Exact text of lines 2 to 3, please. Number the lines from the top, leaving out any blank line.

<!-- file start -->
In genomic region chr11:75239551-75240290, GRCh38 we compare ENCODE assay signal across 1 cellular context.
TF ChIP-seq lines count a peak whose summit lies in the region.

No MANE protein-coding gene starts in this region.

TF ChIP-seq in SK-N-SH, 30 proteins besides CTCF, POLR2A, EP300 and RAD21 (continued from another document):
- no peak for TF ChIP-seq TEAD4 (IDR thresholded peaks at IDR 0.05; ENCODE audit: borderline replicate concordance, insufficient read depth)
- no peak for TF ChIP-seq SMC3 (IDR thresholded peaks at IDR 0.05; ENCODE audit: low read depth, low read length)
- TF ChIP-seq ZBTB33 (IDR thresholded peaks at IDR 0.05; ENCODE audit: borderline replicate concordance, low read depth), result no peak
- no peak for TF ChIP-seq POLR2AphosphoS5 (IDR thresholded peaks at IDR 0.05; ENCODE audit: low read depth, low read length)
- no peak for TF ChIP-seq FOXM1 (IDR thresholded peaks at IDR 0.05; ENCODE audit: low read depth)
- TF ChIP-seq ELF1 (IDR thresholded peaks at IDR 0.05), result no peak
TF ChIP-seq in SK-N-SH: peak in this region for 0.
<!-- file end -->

TF ChIP-seq lines count a peak whose summit lies in the region.

No MANE protein-coding gene starts in this region.